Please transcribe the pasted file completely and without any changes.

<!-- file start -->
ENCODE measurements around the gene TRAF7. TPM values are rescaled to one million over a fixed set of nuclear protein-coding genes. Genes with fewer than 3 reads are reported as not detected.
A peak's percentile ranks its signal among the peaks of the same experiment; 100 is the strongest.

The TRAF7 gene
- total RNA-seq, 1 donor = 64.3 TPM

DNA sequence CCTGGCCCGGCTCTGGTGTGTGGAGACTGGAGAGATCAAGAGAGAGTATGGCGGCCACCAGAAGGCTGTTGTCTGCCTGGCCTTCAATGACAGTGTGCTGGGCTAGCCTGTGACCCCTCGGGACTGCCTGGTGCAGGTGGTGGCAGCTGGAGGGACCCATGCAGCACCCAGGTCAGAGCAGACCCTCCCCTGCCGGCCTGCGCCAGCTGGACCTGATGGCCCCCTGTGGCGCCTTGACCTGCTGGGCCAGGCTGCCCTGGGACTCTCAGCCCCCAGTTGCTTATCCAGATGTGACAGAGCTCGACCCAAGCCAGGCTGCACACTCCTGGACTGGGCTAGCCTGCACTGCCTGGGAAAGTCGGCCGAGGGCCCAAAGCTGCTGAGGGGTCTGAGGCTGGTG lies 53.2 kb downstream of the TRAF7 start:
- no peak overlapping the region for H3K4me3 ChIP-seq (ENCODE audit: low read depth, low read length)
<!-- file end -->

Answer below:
ENCODE measurements around the gene TRAF7. TPM values are rescaled to one million over a fixed set of nuclear protein-coding genes. Genes with fewer than 3 reads are reported as not detected.
A peak's percentile ranks its signal among the peaks of the same experiment; 100 is the strongest.

The TRAF7 gene
- total RNA-seq, 1 donor = 64.3 TPM

DNA sequence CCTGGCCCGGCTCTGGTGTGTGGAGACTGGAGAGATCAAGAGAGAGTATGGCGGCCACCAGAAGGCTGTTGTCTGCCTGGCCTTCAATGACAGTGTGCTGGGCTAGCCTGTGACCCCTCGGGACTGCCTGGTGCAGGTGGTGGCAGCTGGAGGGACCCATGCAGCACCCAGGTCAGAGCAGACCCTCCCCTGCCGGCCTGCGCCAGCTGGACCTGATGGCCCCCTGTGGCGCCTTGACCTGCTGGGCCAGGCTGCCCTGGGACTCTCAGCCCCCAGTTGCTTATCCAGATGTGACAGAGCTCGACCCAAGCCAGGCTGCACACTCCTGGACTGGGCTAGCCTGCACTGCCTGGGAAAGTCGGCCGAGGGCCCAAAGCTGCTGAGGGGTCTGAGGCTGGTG lies 53.2 kb downstream of the TRAF7 start:
- no peak overlapping the region for H3K4me3 ChIP-seq (ENCODE audit: low read depth, low read length)